There is no indication that Felix ever sent for Lysias. It was easier for Felix to postpone the matter indefinitely than to pass judgment. Had Lysias come, Felix would have had to deal with the whole troubling matter. Instead, he placed Paul under house arrest and under the watchful guard of Roman soldiers. Perhaps motivated by the fact that Paul was a Roman citizen, Felix gave his low-risk prisoner a measured amount of freedom. He allowed Paul’s Christian friends to visit him and care for his needs.
24:24 Several days later Felix came with his wife Drusilla [Felix’s third wife; daughter of Herod Agrippa I (who had James killed as per Acts 12:1-2) and a sister of Herod Agrippa II (cf. Acts 25); left her first husband to marry Felix], who was a Jewess. He sent for Paul and listened to him as he spoke about faith in Christ Jesus [Paul took advantage of every opportunity to share Christ].
Several days after the trial, Felix and his wife Drusilla expressed an interest in meeting with Paul. Drusilla was the daughter of Herod Agrippa I, the man responsible for the execution of the apostle James (see Acts 12:1-2). She had left her first husband to marry Felix. Because she was Jewish, her marriage to Felix, a Gentile, was contrary to the Jewish law. Drusilla may have been the one most interested in meeting with Paul. Felix seems to have had other motives for doing so (see verse 26).
Whatever the reason behind their desire to visit with the great apostle, Paul took advantage of the opportunity to speak with them about faith in Jesus Christ. We too must be prepared for unexpected opportunities to share the gospel with others.
24:25 As Paul discoursed on righteousness [right behavior that honors God], self-control [the control of the passions and desires, often used regarding the controlling of sexual desires; resisting temptation] and the judgment to come, Felix was afraid [became terrified; struck with fear and trembling] and said, “That’s enough for now! You may leave. When I find it convenient [have spare time; procrastination is the thief of souls (cf. 2 Cor. 6:2)], I will send for you.”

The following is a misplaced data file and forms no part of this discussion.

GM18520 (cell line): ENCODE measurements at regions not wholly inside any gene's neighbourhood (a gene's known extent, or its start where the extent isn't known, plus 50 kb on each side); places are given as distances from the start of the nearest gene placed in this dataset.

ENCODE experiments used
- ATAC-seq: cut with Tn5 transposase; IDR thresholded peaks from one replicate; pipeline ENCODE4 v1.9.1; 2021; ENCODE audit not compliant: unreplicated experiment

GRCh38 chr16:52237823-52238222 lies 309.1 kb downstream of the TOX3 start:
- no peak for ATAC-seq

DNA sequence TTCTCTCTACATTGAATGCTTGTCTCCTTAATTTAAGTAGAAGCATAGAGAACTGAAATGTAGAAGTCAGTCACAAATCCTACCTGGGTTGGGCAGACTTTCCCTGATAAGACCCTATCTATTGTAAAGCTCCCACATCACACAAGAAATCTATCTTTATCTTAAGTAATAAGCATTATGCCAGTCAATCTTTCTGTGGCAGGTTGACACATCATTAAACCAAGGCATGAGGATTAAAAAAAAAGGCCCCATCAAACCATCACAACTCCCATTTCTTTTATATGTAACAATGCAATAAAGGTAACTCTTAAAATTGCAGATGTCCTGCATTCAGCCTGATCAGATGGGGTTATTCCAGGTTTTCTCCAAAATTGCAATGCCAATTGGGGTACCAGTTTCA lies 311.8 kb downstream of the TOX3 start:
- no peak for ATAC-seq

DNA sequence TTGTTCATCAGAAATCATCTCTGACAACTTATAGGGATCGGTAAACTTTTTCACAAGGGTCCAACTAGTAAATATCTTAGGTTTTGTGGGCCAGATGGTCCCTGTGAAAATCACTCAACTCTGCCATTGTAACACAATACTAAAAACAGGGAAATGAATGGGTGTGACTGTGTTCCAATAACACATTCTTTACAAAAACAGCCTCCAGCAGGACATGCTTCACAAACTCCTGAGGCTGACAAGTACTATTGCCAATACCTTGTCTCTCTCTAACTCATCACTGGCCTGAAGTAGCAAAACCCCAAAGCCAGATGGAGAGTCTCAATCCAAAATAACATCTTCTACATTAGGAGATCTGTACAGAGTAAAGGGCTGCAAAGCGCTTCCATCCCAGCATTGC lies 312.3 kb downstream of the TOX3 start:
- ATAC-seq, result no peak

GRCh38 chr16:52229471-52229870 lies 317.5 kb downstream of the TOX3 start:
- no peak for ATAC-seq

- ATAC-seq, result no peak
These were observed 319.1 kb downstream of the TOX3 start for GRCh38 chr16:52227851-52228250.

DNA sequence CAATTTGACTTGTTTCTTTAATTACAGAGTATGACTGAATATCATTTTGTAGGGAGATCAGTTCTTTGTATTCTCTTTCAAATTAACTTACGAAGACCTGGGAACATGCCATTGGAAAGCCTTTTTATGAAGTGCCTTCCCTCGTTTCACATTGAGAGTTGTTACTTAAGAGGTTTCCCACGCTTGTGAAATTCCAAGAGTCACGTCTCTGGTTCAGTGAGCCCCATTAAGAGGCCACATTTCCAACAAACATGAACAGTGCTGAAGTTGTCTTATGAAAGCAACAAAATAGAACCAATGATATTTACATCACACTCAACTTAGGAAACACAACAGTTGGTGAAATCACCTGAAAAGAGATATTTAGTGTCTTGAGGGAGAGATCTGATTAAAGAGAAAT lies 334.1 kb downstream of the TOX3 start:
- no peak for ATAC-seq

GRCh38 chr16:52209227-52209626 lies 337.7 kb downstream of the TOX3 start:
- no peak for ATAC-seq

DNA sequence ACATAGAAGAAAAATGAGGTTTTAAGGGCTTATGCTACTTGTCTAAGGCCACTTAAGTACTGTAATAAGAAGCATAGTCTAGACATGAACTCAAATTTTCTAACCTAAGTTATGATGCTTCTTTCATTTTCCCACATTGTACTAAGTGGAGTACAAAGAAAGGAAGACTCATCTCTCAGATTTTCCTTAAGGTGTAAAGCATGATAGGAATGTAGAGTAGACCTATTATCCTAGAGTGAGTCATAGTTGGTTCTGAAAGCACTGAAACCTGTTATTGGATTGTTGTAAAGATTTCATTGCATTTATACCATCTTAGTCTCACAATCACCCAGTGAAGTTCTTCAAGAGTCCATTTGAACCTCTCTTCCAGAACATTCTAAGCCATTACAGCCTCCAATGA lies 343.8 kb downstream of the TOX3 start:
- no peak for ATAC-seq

Paul geared his message specifically for his private audience. He spoke to Felix and Drusilla about righteousness, or measuring up to God’s standards. Failing to measure up to God’s standards is the basis for the judgment to come. Paul also addressed the topic of self-control, something that Felix and Drusilla both lacked. Drusilla had divorced her husband to become Felix’s third wife and Felix had a reputation as a self-serving official who hesitated at nothing to further his ambitions.
Convicted by Paul’s message, Felix became afraid. However, instead of repenting and placing his faith in Christ, he dismissed Paul. Felix was interested in Paul’s message until the point it touched the sin in his own life. Sadly, we have no record that Felix ever made matters right between himself and God. Someone wisely noted that procrastination is the thief of souls. Today is the most convenient time for any sinner to repent (see 2 Cor. 6:2).
24:26 At the same time he was hoping that Paul would offer him a bribe, so [because of financial expectations] he sent for him frequently and talked with him.
Even when Felix declared he wasn’t ready to become a Christian, Paul kept talking to him at every opportunity. When people tell us they are going to wait about becoming a Christian, we are to keep talking to them about their relationship with God at every opportunity. Felix sent for Paul quite often over the two-year period of Paul’s imprisonment.
Sadly, this is not an indication that Felix was interested in spiritual matters. Instead, Felix was motivated by greed and the hope of getting a bribe from Paul, presumably to buy his freedom. Although bribes were against Roman law, bribe-taking was common throughout the empire.
24:27 When two years had passed, Felix [failed personally, officially, spiritually] was succeeded by Porcius Festus, but because Felix wanted to grant a favor to the Jews [Felix did the wrong thing because he was only interested in being politically correct], he left Paul in prison.